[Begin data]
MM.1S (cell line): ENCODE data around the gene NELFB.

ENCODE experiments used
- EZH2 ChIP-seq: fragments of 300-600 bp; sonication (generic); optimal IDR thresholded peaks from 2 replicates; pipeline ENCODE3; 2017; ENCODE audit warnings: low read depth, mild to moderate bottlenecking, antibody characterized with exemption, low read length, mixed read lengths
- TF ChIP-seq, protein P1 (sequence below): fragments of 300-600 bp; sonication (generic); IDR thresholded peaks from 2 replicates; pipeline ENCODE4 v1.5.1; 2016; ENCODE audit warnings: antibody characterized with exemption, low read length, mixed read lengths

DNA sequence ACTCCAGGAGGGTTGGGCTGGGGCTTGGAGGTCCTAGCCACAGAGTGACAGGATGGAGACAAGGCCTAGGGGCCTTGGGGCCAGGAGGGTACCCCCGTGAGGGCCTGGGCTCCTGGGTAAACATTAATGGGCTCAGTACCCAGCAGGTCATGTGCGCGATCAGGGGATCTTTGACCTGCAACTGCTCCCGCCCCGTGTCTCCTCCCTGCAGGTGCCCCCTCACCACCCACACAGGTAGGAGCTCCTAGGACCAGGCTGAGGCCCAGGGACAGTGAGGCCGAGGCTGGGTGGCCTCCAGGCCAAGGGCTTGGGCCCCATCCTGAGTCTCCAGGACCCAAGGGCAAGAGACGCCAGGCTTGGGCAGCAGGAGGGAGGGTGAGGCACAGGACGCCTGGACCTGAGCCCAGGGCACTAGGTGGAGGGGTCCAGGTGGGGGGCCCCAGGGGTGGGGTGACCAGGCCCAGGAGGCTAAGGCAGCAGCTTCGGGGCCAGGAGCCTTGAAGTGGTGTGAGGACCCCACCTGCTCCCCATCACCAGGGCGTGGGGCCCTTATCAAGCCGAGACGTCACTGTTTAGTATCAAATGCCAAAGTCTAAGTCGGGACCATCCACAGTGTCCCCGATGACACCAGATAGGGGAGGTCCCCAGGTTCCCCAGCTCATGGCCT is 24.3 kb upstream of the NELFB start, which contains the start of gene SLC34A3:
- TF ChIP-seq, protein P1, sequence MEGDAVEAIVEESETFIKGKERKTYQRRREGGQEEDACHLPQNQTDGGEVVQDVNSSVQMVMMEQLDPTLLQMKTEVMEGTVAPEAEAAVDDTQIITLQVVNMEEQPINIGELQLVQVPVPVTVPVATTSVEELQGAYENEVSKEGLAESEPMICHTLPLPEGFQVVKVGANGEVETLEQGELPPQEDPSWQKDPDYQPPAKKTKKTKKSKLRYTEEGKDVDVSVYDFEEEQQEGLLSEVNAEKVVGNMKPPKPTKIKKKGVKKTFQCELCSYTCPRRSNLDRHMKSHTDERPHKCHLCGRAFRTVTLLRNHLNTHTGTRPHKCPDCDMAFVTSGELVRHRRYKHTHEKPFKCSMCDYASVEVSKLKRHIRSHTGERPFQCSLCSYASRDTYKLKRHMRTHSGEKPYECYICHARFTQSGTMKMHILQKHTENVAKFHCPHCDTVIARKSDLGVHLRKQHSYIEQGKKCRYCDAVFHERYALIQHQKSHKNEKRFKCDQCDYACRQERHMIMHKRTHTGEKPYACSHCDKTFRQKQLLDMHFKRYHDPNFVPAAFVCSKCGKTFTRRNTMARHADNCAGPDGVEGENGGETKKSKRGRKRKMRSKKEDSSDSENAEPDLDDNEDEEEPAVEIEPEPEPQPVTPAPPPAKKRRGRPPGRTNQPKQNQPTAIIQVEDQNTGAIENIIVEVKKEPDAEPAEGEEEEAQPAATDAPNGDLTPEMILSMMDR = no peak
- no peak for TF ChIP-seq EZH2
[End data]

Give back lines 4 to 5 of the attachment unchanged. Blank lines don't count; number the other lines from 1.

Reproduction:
- TF ChIP-seq, protein P1 (sequence below): fragments of 300-600 bp; sonication (generic); IDR thresholded peaks from 2 replicates; pipeline ENCODE4 v1.5.1; 2016; ENCODE audit warnings: antibody characterized with exemption, low read length, mixed read lengths

DNA sequence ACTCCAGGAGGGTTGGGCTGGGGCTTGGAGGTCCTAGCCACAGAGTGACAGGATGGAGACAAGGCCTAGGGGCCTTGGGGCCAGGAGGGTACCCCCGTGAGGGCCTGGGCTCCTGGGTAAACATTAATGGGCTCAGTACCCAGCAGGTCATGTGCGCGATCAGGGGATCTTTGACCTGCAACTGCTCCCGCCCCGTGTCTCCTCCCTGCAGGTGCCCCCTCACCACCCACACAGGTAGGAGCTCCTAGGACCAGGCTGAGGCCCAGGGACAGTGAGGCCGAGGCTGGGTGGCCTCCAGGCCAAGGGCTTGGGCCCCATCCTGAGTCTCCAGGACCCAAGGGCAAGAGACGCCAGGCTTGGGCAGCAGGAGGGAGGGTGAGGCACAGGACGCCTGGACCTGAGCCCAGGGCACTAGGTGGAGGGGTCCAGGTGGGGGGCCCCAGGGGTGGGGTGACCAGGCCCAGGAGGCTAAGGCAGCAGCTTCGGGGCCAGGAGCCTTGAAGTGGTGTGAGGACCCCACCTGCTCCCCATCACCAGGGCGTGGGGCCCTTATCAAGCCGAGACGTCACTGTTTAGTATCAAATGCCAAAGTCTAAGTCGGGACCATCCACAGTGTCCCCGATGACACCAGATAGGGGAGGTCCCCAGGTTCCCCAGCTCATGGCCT is 24.3 kb upstream of the NELFB start, which contains the start of gene SLC34A3: